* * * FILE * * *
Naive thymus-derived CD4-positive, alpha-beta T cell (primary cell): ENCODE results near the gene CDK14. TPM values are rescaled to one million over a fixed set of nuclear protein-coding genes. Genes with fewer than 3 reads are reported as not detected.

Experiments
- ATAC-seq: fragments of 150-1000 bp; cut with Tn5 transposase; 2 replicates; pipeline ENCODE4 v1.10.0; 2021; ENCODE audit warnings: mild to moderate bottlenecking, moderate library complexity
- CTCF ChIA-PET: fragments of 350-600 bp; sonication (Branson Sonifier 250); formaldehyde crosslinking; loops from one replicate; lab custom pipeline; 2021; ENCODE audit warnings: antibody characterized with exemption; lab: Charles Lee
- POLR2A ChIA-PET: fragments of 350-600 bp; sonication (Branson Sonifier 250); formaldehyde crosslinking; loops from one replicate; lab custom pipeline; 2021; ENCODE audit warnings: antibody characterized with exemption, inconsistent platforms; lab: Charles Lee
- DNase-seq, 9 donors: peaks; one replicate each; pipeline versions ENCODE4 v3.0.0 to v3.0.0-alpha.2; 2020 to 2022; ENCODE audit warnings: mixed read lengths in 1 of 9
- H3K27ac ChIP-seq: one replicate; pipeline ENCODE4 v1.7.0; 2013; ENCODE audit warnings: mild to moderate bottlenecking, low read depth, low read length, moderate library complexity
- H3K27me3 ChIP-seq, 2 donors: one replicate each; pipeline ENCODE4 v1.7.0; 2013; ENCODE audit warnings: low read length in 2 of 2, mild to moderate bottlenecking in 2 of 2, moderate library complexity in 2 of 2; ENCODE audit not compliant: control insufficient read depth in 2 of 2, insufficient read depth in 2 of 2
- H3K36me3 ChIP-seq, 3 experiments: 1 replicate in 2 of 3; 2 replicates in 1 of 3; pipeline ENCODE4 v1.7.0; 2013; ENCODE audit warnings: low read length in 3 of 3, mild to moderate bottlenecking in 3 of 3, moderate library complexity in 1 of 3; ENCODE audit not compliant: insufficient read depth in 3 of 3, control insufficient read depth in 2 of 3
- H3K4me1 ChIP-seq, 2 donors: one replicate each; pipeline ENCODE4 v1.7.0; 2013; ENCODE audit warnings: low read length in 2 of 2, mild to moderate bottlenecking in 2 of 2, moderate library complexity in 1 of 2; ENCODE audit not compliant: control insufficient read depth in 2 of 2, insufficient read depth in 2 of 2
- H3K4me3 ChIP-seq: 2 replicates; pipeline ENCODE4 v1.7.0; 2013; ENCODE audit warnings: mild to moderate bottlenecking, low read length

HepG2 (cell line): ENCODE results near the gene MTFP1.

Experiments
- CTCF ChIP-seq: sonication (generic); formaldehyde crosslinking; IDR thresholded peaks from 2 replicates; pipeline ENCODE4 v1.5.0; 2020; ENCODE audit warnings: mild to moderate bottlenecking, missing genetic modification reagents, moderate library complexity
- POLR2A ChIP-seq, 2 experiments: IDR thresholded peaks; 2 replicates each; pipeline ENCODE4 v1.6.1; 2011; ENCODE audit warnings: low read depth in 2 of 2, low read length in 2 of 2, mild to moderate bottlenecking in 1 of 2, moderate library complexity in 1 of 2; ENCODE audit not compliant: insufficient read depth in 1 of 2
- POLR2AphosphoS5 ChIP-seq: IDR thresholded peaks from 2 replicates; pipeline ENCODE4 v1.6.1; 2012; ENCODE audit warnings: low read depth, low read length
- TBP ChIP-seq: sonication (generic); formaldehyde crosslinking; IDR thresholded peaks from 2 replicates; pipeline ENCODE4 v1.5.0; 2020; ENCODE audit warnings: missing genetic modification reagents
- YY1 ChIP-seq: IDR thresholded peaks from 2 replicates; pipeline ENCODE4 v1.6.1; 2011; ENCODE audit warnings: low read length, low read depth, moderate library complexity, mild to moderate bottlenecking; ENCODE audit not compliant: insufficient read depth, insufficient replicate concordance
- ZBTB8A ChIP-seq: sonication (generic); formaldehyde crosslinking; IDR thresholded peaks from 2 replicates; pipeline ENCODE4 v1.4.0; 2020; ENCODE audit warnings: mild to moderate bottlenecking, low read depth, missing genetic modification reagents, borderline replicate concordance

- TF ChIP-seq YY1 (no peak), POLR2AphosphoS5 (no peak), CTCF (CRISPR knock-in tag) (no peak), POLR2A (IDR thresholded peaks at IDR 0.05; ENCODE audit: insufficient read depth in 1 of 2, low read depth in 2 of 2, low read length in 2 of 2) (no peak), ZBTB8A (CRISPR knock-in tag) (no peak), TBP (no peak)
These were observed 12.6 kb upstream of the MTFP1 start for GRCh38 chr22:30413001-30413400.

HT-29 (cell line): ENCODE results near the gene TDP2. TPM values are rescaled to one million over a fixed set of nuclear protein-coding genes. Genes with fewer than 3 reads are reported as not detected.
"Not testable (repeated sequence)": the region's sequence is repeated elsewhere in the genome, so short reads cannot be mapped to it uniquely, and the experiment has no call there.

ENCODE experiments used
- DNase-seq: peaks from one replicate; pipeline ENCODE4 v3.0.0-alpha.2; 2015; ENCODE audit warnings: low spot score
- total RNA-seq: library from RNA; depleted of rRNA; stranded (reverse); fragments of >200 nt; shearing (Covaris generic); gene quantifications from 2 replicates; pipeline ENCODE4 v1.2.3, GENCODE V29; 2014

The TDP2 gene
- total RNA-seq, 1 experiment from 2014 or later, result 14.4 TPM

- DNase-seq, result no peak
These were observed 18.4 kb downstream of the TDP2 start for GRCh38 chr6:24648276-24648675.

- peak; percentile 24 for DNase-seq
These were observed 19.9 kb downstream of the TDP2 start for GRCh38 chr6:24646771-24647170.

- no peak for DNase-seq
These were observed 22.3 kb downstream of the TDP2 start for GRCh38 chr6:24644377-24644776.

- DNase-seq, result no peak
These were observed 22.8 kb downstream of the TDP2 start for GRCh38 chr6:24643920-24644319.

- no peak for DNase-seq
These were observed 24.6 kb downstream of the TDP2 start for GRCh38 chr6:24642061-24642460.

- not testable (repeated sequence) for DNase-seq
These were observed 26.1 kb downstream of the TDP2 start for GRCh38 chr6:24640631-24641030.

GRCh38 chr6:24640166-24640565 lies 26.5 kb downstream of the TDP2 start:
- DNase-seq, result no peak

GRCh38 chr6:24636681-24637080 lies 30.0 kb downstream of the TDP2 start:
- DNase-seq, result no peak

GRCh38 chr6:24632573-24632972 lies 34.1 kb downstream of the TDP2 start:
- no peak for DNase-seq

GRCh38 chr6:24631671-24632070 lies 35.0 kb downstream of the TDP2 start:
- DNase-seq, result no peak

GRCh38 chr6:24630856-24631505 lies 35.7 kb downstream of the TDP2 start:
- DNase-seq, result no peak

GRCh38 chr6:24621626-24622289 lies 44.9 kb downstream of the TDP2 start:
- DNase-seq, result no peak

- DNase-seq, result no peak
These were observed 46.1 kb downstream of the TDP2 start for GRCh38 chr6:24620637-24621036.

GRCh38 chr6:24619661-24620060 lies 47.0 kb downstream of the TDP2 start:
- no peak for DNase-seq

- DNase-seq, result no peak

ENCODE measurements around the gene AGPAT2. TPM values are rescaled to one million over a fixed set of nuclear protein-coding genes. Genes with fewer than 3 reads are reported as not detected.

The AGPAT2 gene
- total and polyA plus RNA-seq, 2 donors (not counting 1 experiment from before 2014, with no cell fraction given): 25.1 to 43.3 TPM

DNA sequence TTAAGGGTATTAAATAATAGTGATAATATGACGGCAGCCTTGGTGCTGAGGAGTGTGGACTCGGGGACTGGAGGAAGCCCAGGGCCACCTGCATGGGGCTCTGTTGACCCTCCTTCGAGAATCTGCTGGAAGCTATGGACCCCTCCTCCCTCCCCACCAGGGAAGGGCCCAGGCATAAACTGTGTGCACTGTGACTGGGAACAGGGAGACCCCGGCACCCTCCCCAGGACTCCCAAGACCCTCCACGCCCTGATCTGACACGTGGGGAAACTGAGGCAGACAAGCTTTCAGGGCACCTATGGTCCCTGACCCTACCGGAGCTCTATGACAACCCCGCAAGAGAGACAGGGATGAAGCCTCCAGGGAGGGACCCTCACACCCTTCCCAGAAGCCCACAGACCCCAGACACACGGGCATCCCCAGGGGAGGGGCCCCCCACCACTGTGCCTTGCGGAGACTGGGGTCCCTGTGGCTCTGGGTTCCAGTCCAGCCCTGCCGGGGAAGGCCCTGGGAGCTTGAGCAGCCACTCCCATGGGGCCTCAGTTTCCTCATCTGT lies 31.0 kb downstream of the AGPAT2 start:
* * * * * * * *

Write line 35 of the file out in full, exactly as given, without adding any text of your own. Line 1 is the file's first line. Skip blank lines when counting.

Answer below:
- DNase-seq, result no peak